There was a time when I thought I’d never hold this tiny hand in my own. I was beaten down by fertility treatments that weren’t working, a body in chronic pain from endometriosis, and a mental state that was fragile from disappointment and hormone therapy. Even though we are now parents, the scars of infertility still show. They show when I hear of another pregnancy announcement from fertile couples, or when we feel selfish for wanting a second child (the road to which may be just as rocky as the 3 year journey to our first).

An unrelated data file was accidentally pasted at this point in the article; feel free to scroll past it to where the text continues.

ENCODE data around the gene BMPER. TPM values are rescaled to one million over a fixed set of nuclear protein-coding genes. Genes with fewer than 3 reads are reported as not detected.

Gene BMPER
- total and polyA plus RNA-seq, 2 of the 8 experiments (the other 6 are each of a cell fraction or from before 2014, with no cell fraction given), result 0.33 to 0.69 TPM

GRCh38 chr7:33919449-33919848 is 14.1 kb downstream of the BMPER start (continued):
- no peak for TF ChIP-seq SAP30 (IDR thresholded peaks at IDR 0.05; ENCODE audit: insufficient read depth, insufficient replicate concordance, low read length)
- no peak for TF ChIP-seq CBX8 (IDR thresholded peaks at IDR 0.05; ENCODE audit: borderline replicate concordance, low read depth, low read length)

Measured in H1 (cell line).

Though it seems I’m throwing myself a pity party here, I’m actually here to tell you we are pretty lucky as infertiles go. My husband used to work in a hospital and our insurance was amazing. All of our fertility medications for the first 4 ART (Assisted Reproductive Technology) procedures were covered. That’s thousands of dollars! The procedures themselves only cost around $10,000 and that’s a steal compared to most other clinics. I realized this when we moved to a different situation and had to pay for everything out of pocket and the cost was closer to $20,000. Now, in trying to conceive baby 2 we’ve already spent $6,000 and that’s just the first try. If we didn’t happen to be in a financially stable situation, our dreams of having a family would most certainly be dashed. I can only imagine how hard it would be to make that decision of having to dip into retirement funds or a mortgage to basically gamble on the chance of having a child.